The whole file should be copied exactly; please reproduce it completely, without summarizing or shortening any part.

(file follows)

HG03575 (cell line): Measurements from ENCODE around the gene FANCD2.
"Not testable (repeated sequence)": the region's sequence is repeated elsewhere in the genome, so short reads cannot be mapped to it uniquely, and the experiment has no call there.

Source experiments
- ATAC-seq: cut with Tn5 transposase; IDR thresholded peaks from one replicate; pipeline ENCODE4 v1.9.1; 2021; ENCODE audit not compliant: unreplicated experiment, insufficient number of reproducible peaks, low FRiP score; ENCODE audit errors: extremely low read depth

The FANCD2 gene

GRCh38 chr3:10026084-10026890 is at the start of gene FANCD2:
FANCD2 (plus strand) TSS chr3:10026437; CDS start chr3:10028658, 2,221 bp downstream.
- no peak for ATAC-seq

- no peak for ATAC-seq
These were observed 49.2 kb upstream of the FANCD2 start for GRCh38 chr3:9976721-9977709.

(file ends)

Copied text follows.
HG03575 (cell line): Measurements from ENCODE around the gene FANCD2.
"Not testable (repeated sequence)": the region's sequence is repeated elsewhere in the genome, so short reads cannot be mapped to it uniquely, and the experiment has no call there.

Source experiments
- ATAC-seq: cut with Tn5 transposase; IDR thresholded peaks from one replicate; pipeline ENCODE4 v1.9.1; 2021; ENCODE audit not compliant: unreplicated experiment, insufficient number of reproducible peaks, low FRiP score; ENCODE audit errors: extremely low read depth

The FANCD2 gene

GRCh38 chr3:10026084-10026890 is at the start of gene FANCD2:
FANCD2 (plus strand) TSS chr3:10026437; CDS start chr3:10028658, 2,221 bp downstream.
- no peak for ATAC-seq

- no peak for ATAC-seq
These were observed 49.2 kb upstream of the FANCD2 start for GRCh38 chr3:9976721-9977709.